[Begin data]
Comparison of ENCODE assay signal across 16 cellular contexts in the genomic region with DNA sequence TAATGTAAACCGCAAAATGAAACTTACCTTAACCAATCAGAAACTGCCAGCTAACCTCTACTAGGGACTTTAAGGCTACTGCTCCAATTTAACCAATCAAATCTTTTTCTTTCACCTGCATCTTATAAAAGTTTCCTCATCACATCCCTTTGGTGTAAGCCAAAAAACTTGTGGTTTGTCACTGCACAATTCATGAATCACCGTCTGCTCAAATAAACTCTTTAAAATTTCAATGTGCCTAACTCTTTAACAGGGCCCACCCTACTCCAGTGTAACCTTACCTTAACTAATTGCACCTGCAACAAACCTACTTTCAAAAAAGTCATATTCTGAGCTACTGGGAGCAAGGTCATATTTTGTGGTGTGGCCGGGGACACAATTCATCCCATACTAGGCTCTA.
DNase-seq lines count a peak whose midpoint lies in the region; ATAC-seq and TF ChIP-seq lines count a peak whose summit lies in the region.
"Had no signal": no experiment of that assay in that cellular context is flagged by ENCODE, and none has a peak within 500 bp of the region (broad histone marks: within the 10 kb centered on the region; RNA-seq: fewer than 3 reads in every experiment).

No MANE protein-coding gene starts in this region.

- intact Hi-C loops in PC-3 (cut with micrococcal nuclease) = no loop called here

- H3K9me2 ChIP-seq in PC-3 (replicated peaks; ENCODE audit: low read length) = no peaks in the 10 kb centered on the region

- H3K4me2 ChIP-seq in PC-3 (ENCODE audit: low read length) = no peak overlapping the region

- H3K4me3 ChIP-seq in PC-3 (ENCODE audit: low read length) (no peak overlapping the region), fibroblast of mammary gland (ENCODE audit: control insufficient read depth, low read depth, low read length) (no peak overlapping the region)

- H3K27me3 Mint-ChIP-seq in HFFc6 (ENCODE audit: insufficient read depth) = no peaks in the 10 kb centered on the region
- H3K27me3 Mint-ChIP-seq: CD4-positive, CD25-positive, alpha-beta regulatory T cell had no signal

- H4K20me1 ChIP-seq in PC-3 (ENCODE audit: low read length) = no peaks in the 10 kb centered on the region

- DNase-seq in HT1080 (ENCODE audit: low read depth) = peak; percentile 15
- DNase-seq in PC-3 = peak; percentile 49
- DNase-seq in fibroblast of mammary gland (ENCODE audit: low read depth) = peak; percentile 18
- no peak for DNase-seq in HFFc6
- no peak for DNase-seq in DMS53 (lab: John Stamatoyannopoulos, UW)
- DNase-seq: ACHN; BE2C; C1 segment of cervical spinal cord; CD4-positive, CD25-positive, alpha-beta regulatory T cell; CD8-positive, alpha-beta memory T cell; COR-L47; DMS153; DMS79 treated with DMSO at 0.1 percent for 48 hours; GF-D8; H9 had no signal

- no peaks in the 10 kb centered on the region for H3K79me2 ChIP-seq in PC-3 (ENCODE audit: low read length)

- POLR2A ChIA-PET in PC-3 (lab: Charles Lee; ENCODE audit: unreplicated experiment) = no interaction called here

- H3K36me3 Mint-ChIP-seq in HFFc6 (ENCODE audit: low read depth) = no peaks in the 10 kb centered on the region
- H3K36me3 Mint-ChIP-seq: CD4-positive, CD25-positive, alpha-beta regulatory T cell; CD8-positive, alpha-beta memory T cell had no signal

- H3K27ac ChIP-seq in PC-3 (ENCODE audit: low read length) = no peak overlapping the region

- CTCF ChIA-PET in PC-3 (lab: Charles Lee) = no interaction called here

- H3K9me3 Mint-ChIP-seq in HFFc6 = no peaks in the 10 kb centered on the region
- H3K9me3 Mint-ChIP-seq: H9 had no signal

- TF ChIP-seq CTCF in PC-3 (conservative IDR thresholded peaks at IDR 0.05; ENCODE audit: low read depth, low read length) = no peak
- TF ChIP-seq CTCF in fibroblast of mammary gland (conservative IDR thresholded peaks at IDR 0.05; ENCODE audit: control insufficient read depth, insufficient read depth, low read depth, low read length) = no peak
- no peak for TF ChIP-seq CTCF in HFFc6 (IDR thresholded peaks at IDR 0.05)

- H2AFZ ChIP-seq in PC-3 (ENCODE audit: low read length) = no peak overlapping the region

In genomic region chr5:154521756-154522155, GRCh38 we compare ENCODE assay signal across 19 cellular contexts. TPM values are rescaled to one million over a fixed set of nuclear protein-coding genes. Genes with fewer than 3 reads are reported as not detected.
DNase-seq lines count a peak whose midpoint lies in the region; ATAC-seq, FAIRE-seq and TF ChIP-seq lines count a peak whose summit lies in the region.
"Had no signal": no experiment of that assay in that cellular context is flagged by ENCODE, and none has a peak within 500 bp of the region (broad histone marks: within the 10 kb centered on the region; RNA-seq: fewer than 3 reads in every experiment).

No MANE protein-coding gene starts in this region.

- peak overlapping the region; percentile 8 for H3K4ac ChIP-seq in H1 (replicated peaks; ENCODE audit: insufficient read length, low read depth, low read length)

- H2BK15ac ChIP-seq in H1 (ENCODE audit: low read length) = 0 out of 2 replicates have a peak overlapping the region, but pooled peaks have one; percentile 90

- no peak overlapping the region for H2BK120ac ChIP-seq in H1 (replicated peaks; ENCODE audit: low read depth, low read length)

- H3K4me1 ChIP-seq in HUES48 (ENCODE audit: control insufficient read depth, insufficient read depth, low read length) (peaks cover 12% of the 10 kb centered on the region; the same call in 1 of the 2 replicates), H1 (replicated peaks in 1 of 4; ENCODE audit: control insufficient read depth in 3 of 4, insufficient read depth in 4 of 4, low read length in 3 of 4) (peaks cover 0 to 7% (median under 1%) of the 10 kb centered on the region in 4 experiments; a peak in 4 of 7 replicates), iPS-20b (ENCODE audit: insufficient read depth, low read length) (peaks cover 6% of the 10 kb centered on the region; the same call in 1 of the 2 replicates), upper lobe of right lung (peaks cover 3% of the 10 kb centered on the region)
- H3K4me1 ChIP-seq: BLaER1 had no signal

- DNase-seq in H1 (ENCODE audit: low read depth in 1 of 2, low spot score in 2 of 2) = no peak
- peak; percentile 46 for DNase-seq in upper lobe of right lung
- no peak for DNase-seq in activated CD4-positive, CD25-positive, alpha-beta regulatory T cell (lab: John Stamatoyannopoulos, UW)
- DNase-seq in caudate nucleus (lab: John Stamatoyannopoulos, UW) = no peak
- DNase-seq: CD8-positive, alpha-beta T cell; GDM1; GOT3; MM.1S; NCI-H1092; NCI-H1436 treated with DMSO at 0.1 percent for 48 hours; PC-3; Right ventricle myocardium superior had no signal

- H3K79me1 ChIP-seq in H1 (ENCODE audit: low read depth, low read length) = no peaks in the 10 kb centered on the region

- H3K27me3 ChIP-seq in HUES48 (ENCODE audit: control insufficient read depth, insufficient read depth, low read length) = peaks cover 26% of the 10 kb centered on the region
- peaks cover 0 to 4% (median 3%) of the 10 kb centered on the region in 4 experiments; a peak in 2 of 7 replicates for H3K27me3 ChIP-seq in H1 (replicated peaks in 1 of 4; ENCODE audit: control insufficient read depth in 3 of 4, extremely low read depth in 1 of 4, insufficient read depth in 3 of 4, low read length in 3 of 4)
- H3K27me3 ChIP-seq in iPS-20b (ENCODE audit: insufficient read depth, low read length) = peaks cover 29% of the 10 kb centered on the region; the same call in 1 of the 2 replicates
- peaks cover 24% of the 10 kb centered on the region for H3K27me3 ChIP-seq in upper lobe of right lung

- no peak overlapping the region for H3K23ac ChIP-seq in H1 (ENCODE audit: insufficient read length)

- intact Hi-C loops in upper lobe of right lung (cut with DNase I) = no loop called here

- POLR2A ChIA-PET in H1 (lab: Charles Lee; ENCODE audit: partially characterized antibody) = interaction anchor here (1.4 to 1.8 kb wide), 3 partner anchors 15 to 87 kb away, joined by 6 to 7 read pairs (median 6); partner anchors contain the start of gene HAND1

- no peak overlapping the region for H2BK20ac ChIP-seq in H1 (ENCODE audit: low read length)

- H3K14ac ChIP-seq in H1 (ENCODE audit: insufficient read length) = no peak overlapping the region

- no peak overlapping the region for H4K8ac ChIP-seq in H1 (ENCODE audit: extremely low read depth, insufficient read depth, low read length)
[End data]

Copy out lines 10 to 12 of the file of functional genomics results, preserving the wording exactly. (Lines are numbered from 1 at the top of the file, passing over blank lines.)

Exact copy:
- H3K27me3 Mint-ChIP-seq: CD4-positive, CD25-positive, alpha-beta regulatory T cell had no signal

- H4K20me1 ChIP-seq in PC-3 (ENCODE audit: low read length) = no peaks in the 10 kb centered on the region

- DNase-seq in HT1080 (ENCODE audit: low read depth) = peak; percentile 15